At Baselworld 2014 they introduced this re-issued model with high historical significance, the Heritage 1935. The timepiece is based on a special military watch that was made for Czechoslovakian pilots.
Despite the fact that most brands are trying hard to grant some vintage appeal to their watches, not many of them succeed to bring something original.
This being said we really think that this is a solid watch that actually turned out very well in this whirl of re-issues and vintage designs.
Before we get our hands on this timepiece allow us to talk a little bit about the original Czechoslovakian version.
Longines Czech Pilot – ( by Duwan )
Longines’s Czechoslovakian Aviator Watch
Between the l. and ll. World War a number of watch companies manufactured watches for military usage. Among the most famous ones was certainly the B – Uhr, a pilot’s watch designed by one of the infamous German watch manufacturers Glashütte Original or A. Lange & Söhne.
This design is very much appreciated by watch lovers and is still manufactured in some updated versions.
In this important period Longines did not remain indifferent and started to make their very own designs. Among these was a very special one made for the Czechoslovakian Air force, which is regarded as one of the holy grails of vintage Longines, the “Majetek Vojenske Spravy”.
The watch was developed during the late 1920’s and became an essential equipment for the Czechoslovakian Air force by the mid 1930’s.
After 80 years they still keep their desirability and strong appeal both aesthetically and mechanically.
Longines Czech Pilot – ( by Duwan )
One of the most characteristic features of the watch is certainly its cushion shaped case. At 40mm it does not seem like a big watch today, but compared to early 20th century standards it was considered quite large.
The black porcelain dial with Arabic indexes insured legibility and looks truly beautiful even today.
During early production period the cathedral like hands were filled with radium (!).
Another original touch of the watch was the serrated bezel, which you do not find on many of the military/pilot’s watches of this early period.
As you can guess by considering the time of manufacturing the caliber is manually wound. Longines however made these pieces anti magnetic and equipped them with shock absorbers. To early 20th century standards these were truly nice touches.
These watches can be considered as some very important pieces from Longines’s history. The Majetek models are hard to come by, as not many collectors are keen on letting them go. If you are lucky to find one in good condition, expect to pay a minimum of around 2500 euros.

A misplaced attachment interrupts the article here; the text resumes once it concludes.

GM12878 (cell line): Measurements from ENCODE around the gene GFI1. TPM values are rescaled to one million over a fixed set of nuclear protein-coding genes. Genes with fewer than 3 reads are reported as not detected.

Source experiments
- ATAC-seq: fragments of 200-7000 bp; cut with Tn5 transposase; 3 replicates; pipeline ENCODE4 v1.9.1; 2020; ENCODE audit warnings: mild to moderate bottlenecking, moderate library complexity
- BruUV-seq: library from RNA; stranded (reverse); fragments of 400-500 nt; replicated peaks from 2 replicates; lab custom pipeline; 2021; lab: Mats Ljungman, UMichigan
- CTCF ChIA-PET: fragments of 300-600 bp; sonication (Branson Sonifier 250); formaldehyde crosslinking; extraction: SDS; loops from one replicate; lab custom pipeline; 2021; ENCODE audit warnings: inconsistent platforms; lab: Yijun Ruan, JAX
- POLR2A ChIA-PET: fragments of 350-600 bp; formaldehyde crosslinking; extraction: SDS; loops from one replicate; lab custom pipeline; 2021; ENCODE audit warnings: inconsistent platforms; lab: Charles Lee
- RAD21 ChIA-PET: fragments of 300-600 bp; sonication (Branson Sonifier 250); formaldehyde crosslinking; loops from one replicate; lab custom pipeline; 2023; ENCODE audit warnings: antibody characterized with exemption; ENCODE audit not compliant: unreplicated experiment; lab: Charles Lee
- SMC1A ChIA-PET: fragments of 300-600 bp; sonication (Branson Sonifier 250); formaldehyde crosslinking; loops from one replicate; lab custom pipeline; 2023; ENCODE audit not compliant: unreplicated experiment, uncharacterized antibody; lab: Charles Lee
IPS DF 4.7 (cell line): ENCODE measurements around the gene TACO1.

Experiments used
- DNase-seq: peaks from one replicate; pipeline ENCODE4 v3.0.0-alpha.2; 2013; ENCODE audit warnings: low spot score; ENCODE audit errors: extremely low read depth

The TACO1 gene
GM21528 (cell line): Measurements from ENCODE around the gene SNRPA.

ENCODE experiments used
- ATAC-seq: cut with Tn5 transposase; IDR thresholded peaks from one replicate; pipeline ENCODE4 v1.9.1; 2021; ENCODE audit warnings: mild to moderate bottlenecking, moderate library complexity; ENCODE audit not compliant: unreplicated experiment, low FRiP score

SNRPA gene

The Longines Heritage 1935
First of all I would like to emphasize that Longines is among the most successful and experienced brands when it comes to the re–issuing game. The Legend Diver Series is one of the best examples for this.
One of the most important reasons for their success is that they modernize their timepieces while staying true and faithful to the original (and even the smallest) details. This same principle applies to the Heritage 1935.
Let us start and have a look at the case. Despite the new version being a tiny bit bigger at 42mm (compared to the original 40mm) it is perfectly balanced and is almost an identical copy of the old version. You will find the same cushion shaped case with angular lugs, serrated bezel, and the original looking crown.
The matte black dial is also very similar to the old version. Even the cathedral like hands are coherent with Czech pilot’s watch.
Of course there are also differences between to the two models. Perhaps the most important update is the movement.
The original models were powered by pocket watch calibers, but of course today it would be quite hard to integrate such movements in a modern watch, especially for a mass production brand such as Longines.
The new Heritage 1935 comes with an ETA 2895-2 movement, which offers 42 hours of power reserve, a small seconds indicator at 6 o’clock, and (for some unfortunately) a date window.
Even to us this feature is among the less desirable ones on the watch. While the date window has no historical reason to be on this piece we also think it is somewhat poorly integrated.
A sapphire crystal or an updated version of the movement is completely understandable in a re-issue, but adding a feature that does not exist on the original model is a weak point on this piece for us.
Overall The Heritage 1935 is again a very successful watch from Longines.
In the whirl of re-issues the Heritage 1935 leaves its closest rival the TAG HEUER Monza behind, especially with its more desirable 42mm case.
In addition this watch is taking advantage of modern technologies on an optimum level and stays true to its eventful past.